April 22, 2005

Faithful Lines / Shirley Vogler Meister

Don't let the clock or calendar unnerve us

“Let me advise thee not to talk of thyself as being old. There is something in ‘mind cure’ after all; and if thee continually talks of thyself as being old, thee may perhaps bring on some of the infirmities of age. At least I would not risk it if I were thee …”

Since reading those words of advice from Hannah Witall Smith (1832-1911), I’ve been more conscious of “thinking young” than ever before. Although Smith’s language is very Quakerly, since that’s the faith she and her husband followed, it is also charming. So is her other advice at www.withchrist.org/MJS/whitall.htm.

Age is relative! The older one gets, the farther away one pushes the idea of aging. When my mother turned 39, I unintentionally said something to make her cry. I cannot remember what that was, but it was undoubtedly tactless. My father suggested that I kiss away her tears, and I did; but that scene at the kitchen table popped into my head on most of her birthdays after that—and she lived into her early 80s.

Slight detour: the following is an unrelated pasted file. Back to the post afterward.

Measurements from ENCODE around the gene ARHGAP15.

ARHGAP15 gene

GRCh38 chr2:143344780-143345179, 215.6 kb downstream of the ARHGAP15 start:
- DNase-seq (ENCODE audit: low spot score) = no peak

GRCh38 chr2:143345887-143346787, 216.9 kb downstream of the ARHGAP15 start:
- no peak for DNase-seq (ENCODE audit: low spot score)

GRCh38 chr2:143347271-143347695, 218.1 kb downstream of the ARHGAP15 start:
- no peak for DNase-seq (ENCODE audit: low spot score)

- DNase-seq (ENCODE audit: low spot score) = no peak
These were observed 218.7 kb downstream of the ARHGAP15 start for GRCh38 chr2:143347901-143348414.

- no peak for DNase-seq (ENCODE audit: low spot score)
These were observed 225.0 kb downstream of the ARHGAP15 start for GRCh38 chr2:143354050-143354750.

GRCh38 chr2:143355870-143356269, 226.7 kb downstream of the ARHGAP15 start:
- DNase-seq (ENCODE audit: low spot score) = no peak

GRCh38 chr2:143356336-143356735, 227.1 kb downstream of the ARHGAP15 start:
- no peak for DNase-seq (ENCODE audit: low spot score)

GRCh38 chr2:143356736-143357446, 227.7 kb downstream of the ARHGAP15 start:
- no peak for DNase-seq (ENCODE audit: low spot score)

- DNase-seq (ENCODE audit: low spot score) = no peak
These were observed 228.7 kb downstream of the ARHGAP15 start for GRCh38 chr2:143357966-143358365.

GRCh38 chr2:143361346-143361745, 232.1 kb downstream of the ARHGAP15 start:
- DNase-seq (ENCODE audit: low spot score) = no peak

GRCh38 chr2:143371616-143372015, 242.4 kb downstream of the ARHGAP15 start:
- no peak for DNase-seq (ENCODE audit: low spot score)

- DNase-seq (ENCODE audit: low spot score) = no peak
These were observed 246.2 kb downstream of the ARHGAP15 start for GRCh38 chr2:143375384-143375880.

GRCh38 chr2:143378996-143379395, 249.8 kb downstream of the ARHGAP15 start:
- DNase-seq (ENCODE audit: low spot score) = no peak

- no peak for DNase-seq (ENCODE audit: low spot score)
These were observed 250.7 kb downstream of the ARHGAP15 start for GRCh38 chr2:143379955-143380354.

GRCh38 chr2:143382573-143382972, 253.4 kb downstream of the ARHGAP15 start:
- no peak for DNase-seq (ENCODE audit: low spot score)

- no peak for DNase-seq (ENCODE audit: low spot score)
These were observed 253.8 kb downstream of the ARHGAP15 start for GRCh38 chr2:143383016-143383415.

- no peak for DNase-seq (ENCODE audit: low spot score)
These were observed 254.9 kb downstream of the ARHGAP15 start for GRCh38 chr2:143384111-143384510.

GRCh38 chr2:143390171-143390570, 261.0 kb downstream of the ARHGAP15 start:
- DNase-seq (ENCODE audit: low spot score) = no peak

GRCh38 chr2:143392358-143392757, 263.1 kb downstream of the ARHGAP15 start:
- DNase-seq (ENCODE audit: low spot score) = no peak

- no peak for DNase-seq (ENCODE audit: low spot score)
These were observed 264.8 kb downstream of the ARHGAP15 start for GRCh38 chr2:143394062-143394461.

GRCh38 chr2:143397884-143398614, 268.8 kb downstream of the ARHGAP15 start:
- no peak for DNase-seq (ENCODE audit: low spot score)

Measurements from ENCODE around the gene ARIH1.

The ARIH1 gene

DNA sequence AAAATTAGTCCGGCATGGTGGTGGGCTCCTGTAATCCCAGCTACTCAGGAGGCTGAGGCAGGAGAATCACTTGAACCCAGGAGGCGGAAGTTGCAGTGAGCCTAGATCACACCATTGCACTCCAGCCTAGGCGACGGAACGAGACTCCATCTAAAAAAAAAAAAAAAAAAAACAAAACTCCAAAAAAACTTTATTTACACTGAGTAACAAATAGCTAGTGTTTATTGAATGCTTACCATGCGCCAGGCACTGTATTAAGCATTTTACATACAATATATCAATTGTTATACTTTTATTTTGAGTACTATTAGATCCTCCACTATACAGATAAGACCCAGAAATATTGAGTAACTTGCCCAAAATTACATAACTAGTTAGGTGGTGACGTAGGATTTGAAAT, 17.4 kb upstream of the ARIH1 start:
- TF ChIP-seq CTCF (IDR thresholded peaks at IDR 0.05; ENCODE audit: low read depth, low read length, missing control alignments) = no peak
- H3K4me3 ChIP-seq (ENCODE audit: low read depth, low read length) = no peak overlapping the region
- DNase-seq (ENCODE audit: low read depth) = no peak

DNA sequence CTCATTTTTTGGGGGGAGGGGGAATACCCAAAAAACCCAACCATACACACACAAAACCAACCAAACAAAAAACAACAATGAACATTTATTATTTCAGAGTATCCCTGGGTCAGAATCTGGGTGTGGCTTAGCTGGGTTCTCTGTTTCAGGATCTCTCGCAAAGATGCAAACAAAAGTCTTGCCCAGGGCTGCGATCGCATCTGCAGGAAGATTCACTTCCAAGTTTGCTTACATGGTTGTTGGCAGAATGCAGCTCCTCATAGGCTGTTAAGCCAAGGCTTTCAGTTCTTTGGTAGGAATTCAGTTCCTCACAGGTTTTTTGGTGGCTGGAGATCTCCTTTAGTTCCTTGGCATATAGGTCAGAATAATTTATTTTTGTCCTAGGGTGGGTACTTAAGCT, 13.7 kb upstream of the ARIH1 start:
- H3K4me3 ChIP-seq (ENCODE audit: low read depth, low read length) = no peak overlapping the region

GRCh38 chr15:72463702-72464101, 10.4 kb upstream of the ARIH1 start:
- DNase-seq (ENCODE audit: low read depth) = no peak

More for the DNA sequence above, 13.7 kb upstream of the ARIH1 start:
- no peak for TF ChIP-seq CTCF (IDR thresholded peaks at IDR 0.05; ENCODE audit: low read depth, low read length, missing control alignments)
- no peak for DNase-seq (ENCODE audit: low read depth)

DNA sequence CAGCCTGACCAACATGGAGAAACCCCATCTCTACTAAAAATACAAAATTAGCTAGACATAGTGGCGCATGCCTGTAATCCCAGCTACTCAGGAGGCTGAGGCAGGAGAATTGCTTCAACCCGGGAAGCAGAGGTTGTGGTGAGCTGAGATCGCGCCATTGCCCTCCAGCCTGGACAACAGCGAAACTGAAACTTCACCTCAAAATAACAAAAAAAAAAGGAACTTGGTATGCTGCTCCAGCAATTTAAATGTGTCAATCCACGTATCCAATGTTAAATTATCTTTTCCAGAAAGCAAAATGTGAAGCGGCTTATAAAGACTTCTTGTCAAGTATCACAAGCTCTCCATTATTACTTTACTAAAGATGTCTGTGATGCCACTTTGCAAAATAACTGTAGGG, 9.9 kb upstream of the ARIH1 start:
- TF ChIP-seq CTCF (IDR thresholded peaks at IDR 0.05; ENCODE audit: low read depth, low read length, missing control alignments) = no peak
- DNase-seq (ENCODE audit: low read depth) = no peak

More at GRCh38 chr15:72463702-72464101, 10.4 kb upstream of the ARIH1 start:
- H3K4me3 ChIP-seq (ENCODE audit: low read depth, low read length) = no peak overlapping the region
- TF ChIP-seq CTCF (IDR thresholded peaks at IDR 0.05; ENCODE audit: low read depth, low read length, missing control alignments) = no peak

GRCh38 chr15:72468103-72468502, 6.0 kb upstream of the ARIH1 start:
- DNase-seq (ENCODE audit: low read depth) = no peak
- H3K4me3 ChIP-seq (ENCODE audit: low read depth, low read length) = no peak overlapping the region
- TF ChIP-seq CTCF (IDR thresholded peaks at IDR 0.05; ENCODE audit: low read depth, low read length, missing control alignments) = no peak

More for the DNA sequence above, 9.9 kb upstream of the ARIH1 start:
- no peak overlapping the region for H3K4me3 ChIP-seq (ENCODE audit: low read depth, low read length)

When I turned 39, I purposely shrugged it off. Nor did it bother me when I reached the half-century mark. Rather than pondering age, I would rather think positively, remembering poet Robert Browning’s words, “Grow old along with me; the best is yet to be.” (I once said that to a gentleman turning 70 and he jokingly responded with “Define best.”)

Growing old gracefully is a reminder of Hannah Smith’s ideas: Don’t constantly worry about age, lest it hit you in the face earlier than necessary—and urge yourself to think young.

If we concentrate on the negative, how can we stay positive? Remember what H.G. Wells once wrote: “Do not allow the clock and calendar to blind us to the fact that each moment of life is a miracle and a mystery.”

However, life is only good if we stay faithful to the Lord, family and friends, and our faith. It also helps to be loving and pleasant, compassionate and considerate, helpful and hopeful, grateful and giving—to everyone, not just those we know who mirror the best qualities. It is much more difficult to be all that to people who constantly complain or test our patience, but that is what the Lord expects.

Here are a few healthy-aging tips, some of them sent by an older friend in a far-away state. However, they are appropriate for anyone of any age. In fact, I have shared these with my 21-year-old grandson.

“Stay close to God. Nurture your spirit. Eat healthily. Be physically active. Limit alcohol and avoid tobacco. Retain a sense of humor. Exercise your mind. Control stress. Stay socially connected. Keep a positive attitude. Plan ahead.”

(Shirley Vogler Meister, a member of Christ the King Parish in Indianapolis, is a regular columnist for The Criterion.)

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